North Korea May Be Hiding Nuclear Weapons Near Chinese Border, South Korean Media Says
Just before President Donald Trump canceled his upcoming summit with North Korean dictator Kim Jong Un on May 24, news had emerged from South Korea that the North Korean regime recently designated a province near the border to China a special military zone, in order to hide nuclear weapons there.
Citing a high-level source in Pyongyang, South Korean news site Daily NK revealed on May 23 that during a meeting of national security officials last month, Chagang Province, noted for its rugged terrain, was designated a “special military-first revolutionary zone.”
“Although nuclear weapons can be hidden anywhere if they are interested, it seems that the authorities seemed to consider the place where it is difficult to grasp by satellites,” the source said, as they could go undetected in the deep mountains. “Hiding the nuclear weapons and material there also means the authorities plan to store them in a highly contained facility.”
The source added that the mountains of Chagang also contain underground tunnels for Kim, his family, and his top aides’ exclusive use should they need to escape across the border to China. This news first emerged in 2015. The tunnels are several hundred meters below the surface, though few know the exact locations of them due to the secrecy under which they were built, an inside source in North Korea told Daily NK in December 2015.
“When the workers were transported to the tunnel locations to excavate, the windows were blacked out so they had no clue where they were going. When they emerged to do their work, they were blindfolded until they got to the construction site,” according to Daily NK.
The most recent Daily NK report noted that checkpoints have already been set up in Chagang Province to restrict the people and vehicles going through. The regime is also planning more ideological indoctrination for the residents there in order to ensure secrets about the region are protected.
The news was revealed as international journalists were invited to witness on May 23 the dismantling of North Korea’s Punggye-ri nuclear site in North Hamgyong Province.
Previously, Chinese scientists had confirmed that the site was rendered unstable after repeated bomb tests. A nuclear test in September 2017, North Korea’s biggest yet, set off a 6.3-magnitude earthquake that caused parts of the site to collapse. The scientists warned that radioactive dust could escape through cracks in the mountain.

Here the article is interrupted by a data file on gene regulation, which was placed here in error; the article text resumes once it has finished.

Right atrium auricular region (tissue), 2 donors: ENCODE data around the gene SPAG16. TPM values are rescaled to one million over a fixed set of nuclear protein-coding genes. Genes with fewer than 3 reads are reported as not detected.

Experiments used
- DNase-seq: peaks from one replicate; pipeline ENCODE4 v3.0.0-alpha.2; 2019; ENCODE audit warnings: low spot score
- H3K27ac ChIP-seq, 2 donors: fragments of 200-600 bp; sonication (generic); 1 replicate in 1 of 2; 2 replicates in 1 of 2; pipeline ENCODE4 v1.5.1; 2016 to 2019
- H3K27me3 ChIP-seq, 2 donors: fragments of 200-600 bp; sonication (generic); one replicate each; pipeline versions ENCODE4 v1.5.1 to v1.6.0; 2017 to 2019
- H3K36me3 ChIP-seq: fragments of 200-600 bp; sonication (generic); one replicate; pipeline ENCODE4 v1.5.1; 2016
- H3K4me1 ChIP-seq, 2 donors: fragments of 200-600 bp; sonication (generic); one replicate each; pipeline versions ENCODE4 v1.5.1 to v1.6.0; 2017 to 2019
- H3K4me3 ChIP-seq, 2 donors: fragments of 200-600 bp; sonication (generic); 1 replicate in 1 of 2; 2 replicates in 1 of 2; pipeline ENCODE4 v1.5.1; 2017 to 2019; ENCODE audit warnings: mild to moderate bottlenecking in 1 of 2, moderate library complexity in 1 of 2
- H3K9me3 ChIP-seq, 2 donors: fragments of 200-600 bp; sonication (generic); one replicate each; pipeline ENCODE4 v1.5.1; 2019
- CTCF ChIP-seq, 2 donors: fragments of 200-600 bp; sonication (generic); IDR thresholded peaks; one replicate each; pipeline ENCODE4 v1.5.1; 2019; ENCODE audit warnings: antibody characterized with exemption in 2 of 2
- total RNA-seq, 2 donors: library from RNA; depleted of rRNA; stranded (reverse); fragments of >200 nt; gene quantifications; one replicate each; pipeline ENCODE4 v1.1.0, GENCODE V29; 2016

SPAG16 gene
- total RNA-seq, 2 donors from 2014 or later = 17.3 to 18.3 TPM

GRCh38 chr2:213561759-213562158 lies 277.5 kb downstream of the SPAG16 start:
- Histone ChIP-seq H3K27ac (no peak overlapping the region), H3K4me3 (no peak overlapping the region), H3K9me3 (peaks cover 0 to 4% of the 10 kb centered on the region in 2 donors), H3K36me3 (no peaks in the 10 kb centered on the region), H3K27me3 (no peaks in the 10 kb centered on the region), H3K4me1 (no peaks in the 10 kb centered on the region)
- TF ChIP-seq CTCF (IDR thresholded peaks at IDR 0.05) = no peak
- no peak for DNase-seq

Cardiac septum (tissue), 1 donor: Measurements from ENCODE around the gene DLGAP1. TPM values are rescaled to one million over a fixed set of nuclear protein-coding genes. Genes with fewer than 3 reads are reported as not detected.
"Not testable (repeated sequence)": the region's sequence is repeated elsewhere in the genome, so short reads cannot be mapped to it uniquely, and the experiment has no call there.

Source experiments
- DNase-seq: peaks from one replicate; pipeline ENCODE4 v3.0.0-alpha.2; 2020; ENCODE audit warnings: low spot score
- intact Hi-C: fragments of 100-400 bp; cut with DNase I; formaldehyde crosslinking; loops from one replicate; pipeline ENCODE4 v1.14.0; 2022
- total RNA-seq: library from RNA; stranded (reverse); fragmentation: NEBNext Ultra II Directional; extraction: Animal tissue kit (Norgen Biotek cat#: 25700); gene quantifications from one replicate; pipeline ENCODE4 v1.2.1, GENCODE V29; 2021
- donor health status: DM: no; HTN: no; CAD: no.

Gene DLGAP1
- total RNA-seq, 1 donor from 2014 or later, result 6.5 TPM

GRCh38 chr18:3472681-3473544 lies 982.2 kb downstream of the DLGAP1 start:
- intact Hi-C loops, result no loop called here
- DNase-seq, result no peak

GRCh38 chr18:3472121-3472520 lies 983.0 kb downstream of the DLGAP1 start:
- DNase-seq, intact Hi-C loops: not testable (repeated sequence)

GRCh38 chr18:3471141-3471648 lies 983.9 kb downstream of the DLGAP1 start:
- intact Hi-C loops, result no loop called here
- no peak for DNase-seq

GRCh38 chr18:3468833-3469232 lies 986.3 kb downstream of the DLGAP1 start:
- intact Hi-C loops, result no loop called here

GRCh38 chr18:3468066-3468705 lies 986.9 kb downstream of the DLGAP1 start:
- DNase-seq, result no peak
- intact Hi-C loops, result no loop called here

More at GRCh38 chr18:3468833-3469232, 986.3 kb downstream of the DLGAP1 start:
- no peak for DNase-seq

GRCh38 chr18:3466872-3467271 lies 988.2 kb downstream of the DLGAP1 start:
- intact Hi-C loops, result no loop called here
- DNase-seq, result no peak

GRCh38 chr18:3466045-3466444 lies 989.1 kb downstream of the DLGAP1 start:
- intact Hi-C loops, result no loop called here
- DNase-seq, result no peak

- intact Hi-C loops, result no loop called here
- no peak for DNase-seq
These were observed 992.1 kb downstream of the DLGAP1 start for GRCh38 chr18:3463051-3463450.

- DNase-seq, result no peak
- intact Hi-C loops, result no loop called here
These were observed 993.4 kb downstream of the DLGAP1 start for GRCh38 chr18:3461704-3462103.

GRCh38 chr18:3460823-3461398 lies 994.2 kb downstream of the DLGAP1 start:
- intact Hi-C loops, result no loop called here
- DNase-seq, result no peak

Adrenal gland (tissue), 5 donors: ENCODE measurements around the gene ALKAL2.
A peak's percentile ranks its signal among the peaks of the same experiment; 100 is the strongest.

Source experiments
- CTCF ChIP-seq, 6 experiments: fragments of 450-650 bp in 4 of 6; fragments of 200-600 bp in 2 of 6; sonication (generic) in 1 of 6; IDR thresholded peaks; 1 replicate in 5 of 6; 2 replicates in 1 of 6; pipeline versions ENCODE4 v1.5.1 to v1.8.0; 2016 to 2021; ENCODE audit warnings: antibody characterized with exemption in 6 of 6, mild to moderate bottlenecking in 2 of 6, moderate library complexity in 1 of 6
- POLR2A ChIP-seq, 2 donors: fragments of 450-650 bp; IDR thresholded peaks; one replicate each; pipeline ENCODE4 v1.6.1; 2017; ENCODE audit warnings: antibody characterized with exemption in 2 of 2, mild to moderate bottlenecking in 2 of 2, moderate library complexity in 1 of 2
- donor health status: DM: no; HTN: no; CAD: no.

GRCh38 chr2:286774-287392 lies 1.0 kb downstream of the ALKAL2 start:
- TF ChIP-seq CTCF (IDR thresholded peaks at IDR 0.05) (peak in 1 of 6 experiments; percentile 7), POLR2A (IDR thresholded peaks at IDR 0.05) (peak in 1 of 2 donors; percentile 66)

A second site, the Yongbyon facility located in North Pyongan Province, has recently halted activities.
But both the United States and South Korea have said they believe the North has additional sites linked to a uranium-enrichment program, as North Korea is rich in uranium ore.
Hours after Punggye-ri was destroyed, Trump announced that he has called off the upcoming summit with Kim scheduled next month.
“Sadly, based on the tremendous anger and open hostility displayed in your most recent statement, I feel it would be inappropriate, at this time, to have this long-planned meeting,” Trump wrote in a letter to Kim. “Please let this letter serve to represent that the Singapore summit, for the good of both parties, but to the detriment of the world, will not take place.”
The week before, after visiting Beijing, Kim exhibited a harsher tone and threatened to pull out of the summit. Kim was also incensed by U.S. national security adviser John Bolton’s suggestion of using Libya as a model of nuclear disarmament. Libyan leader Muammar Gaddafi gave up his unfinished nuclear development program in 2003. He was killed in 2011 by NATO-backed fighters led by then-President Barack Obama.
South Korea’s presidential Blue House appeared taken off guard by Trump’s letter and an official said the Blue House was “trying to figure out what President Trump exactly meant.”
South Korean President Moon Jae-in had met with Trump at the White House on May 22 in an effort to urge him to go ahead with the summit.
Reuters contributed to this report.